Subscribe Now Subscribe Today
Abstract
Fulltext PDF
References
Research Article
 
Antibiotic Susceptibility Pattern of Salmonella and Shiegella Isolates Among Diarrheal Patients in Gedo Hospital, West Shoa Zone, Oromia State, Ethiopia



Thirumurugan Gunasekaran, Yonas Haileselassie and Befikadu Asefa
 
ABSTRACT

To evaluate the antimicrobial resistance profiling of bacterial strains from clinical isolates in Gedo Hospital, West Shoa Region, Oromia State, Ethiopia to create awareness of periodic antibiotic susceptibility testing, antimicrobial resistance among the health care providers. A convenience sample of patients who visited the adult outpatient department of Gedo hospital for diarrheal complaint was incorporated into the study. Isolation, identification of bacterial strains and antibiotic susceptibility tests were performed by the disk diffusion method recommended by the Clinical and Laboratory Standards Institute using commercial antibiotic discs. Out of 200 samples, 40 diarrheagenic bacteria were isolated and identified as Shiegella (22 = N) and Salmonella strains (18 = N). Shiegella and Salmonella strains were susceptible to gentamicin and ciprofloxacin, respectively but a high rate of resistance were observed to amoxicillin, chloramphenicol and tetracycline for both Shiegella and Salmonella strains. Notably, both bacteria have developed complete resistance to amoxicillin. Gentamicin may be the drug choice for Shiegella stains caused diarrhea and ciprofloxacin for the diarrhea caused by Salmonella in the study area. Antibiotics selection and treatment of infections based on bacterial strains identification and in vitro susceptibility testing rather than current empirical treatment.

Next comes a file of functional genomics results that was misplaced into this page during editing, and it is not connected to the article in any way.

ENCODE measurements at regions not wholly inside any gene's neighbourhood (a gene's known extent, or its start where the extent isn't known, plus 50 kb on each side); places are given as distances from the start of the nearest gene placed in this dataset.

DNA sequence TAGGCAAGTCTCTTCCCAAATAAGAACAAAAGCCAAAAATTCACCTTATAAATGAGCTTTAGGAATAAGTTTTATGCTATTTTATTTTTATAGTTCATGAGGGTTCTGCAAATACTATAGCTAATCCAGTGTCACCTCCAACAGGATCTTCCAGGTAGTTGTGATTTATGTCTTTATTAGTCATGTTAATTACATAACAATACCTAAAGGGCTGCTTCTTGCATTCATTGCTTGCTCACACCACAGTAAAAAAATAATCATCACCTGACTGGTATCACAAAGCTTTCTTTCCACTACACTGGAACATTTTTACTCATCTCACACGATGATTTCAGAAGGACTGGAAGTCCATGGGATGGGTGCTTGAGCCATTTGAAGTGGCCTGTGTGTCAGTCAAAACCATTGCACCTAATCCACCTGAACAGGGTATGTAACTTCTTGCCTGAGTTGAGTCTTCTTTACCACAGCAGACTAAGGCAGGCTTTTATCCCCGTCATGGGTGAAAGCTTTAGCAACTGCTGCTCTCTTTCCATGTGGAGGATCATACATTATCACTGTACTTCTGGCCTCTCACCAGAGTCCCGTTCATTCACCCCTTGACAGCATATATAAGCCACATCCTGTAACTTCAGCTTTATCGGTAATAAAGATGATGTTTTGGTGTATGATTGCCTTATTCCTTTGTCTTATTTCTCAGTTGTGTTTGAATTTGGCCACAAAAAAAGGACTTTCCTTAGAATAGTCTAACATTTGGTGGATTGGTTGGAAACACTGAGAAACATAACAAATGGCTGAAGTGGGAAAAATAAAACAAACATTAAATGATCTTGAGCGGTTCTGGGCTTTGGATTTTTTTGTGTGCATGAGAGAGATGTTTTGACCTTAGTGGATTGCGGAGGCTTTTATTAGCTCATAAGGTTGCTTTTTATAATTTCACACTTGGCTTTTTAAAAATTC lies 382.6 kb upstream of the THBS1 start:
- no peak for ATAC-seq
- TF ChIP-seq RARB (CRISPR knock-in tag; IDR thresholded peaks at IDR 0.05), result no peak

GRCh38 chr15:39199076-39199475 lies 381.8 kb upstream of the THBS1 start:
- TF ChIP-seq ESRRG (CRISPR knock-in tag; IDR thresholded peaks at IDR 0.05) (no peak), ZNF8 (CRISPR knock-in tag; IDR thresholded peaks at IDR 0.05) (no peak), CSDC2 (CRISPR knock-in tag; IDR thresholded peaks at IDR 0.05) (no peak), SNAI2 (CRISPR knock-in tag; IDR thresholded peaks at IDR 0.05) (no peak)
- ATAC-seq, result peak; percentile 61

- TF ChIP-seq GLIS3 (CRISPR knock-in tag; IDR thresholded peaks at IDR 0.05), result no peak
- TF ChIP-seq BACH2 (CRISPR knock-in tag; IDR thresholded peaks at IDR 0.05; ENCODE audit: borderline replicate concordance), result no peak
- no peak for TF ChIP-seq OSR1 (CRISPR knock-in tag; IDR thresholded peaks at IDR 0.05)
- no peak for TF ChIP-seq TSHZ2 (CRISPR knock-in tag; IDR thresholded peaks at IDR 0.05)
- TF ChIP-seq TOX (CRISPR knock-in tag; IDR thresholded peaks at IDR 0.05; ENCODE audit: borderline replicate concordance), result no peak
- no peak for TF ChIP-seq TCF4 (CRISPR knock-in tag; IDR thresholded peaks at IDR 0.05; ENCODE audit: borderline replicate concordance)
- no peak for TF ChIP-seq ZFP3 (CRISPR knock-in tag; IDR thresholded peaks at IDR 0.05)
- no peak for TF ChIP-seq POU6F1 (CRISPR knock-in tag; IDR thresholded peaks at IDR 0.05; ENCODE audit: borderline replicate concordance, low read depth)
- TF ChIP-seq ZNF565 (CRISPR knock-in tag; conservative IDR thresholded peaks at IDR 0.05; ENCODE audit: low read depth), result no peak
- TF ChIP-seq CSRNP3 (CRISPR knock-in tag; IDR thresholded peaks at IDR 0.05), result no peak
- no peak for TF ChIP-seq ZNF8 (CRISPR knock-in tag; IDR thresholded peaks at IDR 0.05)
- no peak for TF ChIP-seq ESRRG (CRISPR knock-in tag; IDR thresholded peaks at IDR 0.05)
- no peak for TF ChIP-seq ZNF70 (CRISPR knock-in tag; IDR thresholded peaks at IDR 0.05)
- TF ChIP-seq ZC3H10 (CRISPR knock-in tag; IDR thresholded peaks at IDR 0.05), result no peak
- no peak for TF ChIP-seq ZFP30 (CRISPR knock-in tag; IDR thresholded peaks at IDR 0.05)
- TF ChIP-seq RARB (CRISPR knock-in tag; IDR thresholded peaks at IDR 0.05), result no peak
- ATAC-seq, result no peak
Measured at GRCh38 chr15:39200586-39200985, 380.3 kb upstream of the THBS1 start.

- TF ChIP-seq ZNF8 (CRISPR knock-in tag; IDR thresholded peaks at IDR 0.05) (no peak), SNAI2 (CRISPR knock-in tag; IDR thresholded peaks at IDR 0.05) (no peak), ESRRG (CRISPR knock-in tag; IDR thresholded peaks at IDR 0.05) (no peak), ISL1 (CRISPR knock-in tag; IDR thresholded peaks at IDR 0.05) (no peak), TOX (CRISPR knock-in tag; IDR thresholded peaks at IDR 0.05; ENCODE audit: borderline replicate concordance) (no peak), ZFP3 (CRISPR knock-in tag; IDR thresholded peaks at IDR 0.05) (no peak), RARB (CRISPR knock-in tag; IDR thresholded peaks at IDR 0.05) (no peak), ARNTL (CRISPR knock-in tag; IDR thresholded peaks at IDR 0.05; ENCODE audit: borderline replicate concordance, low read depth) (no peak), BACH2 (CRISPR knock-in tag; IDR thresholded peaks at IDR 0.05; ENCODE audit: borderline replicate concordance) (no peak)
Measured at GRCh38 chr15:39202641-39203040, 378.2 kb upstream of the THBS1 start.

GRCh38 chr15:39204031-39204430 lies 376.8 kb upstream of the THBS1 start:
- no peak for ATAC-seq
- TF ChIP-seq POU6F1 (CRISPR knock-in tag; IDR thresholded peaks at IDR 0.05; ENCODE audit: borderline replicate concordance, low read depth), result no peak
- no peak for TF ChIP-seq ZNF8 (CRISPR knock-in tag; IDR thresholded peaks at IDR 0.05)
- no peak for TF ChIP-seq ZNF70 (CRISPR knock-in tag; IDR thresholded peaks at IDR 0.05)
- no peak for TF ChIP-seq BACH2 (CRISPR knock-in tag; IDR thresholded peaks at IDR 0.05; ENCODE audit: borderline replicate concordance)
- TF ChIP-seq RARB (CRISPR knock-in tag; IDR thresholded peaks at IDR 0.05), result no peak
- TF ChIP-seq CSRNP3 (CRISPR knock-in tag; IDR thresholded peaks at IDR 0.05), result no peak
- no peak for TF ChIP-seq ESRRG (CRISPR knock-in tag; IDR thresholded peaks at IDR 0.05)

Services
Related Articles in ASCI
Similar Articles in this Journal
Search in Google Scholar
View Citation
Report Citation

 
  How to cite this article:

Thirumurugan Gunasekaran, Yonas Haileselassie and Befikadu Asefa, 2014. Antibiotic Susceptibility Pattern of Salmonella and Shiegella Isolates Among Diarrheal Patients in Gedo Hospital, West Shoa Zone, Oromia State, Ethiopia. American Journal of Drug Discovery and Development, 4: 194-201.

DOI: 10.3923/ajdd.2014.194.201

URL: https://scialert.net/abstract/?doi=ajdd.2014.194.201
 
Received: May 07, 2014; Accepted: May 15, 2014; Published: August 23, 2014

INTRODUCTION

Diarrheal disease amounts to an estimated 4.1% of the total global burden of disease and is responsible for the deaths of 1.7 million people every year. Among the microbial pathogens Vibrio cholera, Salmonella and Shiegella strain are the most serious as they cause severe illness and as they are associated with outbreaks. Among the enteric bacterial pathogens Salmonella and Shiegella are of particular concern as causes of enteric fevers, food poisoning and gastroenteritis. The retrospective studies carried out in Ethiopia showed the prevalence of Salmonella (5.3-15.4%) and Shiegella (5-7.5%) (Mengistu et al., 2014). Antibiotic resistance is a drug resistance where a microorganism has developed the ability to survive exposure to an antibiotic. The volume of antibiotic prescribed is the major cause in increasing rates of microbial resistance rather than compliance with antibiotics (Thirumurugan and Dhanaraju, 2011). Antimicrobial resistance is a global concern causes infections by resistant microorganism resulting in prolonged illness and death and reduces effectiveness of treatment, thus patient’s remains infectious, increasing risk of spreading resistant to others pathogens and many infectious diseases become untreatable and increases the cost of therapy. Also the achievements of modern medicine are put at risk by antimicrobial resistance because lack of effective antimicrobials the successive treatments such as organ transplantation, cancer chemotherapy, major surgery would be compromised and possibilities of spreading antimicrobial resistance rapidly from countries to countries and continents through humans and food. Resistance has spread worldwide, antimicrobial resistance gonorrhoea emerged in Vietnam in 1967 and then spread to the Philippines and finally the USA (Thirumurugan et al., 2009; Holmes et al., 1967).